Western Slope Skies - Solar System Exploration in 2016

Nov 18, 2016

Credit NASA

Some say that we now live in the golden age of solar system exploration.  In 2016 there are more than 15 active, interplanetary probes from the U.S., Europe, Japan, China, India, and Russia.  These are exploring Venus, Mars, Jupiter, Saturn, Earth’s Moon, comets, asteroids, the distant Kuiper Belt, and the even more distant, interstellar medium.  

There’s way too much to cover in a short feature, so we’ll focus on one mission, the European Space Agency’s Rosetta probe to Comet 67P/Churyumov–Gerasimenko, which we will call just “67P”, for short.  The Rosetta Mission ended on September 30 with a controlled crash into 67P, after orbiting that Comet for 2 years.  Rosetta also deployed a small landing craft to the Comet.  From Rosetta, scientists have learned that 67P is an ancient “leftover” from the outer solar system. They also found that the Comet contains the amino acid, glycine, molecular oxygen, and phosphorous, all of which are important ingredients for life.  However, isotopic ratios in the Comet’s water are very different from such ratios in Earth’s water, indicating that Earth’s water was not sourced from comets like 67P.  In short, the chemical ingredients for life may be very widespread in our solar system.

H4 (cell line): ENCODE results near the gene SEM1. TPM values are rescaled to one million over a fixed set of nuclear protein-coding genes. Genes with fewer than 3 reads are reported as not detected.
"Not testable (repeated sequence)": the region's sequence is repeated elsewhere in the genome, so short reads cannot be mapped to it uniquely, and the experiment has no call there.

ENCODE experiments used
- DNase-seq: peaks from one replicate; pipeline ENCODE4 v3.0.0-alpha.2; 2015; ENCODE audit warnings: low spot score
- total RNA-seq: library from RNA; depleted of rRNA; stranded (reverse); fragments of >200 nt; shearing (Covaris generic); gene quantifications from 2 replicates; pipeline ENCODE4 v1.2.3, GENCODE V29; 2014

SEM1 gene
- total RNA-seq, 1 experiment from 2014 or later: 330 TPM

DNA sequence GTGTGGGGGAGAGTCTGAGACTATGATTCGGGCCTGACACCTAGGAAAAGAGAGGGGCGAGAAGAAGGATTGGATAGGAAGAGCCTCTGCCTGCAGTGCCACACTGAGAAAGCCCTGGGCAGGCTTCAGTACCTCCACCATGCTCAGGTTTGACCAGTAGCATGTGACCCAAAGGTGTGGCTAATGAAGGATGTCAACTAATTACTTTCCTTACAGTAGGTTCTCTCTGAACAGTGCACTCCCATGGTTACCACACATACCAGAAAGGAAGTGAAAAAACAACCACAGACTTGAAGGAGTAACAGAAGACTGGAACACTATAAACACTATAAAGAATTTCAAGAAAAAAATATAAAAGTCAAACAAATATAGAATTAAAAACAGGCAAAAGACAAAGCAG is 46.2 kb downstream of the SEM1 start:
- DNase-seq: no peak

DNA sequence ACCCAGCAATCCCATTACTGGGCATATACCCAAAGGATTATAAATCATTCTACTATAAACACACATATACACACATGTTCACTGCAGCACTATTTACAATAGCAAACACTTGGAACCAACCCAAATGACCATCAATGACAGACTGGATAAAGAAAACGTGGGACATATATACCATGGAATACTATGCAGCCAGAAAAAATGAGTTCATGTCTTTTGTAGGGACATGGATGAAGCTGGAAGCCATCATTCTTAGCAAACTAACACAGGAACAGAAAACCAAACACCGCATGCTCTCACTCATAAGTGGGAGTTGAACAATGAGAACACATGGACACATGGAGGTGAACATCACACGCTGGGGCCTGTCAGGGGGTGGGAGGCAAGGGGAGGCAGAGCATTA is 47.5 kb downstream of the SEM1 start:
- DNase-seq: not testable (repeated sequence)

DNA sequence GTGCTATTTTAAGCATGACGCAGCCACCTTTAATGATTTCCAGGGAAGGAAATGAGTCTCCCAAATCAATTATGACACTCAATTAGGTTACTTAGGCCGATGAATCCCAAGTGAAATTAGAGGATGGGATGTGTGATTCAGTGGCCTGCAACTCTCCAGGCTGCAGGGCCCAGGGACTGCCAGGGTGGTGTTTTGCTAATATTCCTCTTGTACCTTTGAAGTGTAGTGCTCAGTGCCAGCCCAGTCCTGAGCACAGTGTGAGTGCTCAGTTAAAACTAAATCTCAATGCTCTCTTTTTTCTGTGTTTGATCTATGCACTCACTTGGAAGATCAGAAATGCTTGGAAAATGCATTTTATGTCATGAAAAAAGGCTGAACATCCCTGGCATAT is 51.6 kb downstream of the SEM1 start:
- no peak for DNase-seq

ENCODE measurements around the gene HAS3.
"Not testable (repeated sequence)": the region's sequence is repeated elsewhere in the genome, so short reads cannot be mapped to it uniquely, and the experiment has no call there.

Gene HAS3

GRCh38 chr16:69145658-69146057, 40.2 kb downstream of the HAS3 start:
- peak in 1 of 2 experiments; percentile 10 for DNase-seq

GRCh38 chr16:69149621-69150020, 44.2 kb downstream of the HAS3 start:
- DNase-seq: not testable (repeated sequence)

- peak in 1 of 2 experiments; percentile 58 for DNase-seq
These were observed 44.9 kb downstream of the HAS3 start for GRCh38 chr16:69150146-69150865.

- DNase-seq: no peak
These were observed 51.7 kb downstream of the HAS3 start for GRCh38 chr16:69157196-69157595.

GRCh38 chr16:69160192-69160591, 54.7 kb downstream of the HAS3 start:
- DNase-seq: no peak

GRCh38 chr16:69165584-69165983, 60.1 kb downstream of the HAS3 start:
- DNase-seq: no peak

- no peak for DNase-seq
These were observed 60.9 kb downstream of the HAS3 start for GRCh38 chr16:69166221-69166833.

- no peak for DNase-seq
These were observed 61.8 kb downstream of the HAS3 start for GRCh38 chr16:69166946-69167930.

What’s next?   The European-Russian Exo-Mars Trace Gas Orbiter is set in coming months to analyze components of the Martian atmosphere, including methane, a possible indicator of microbial life.  NASA’s OSIRIS-REx sample return mission is now en route to the asteroid, Bennu, while the Japanese Hayabusa 2 sample return mission is heading toward asteroid, Ryugu.  And, NASA’s New Horizons probe, which flew past Pluto in 2015, continues on its way to a small object far beyond Pluto that New Horizons will encounter on January 1, 2019.  After that, New Horizons will join 4 other NASA spacecraft that are escaping our solar system, destined to wander the Milky Way Galaxy forever.       

Western Slope Skies is produced by members of the Black Canyon Astronomical Society.  This episode was written and recorded by Art Trevena.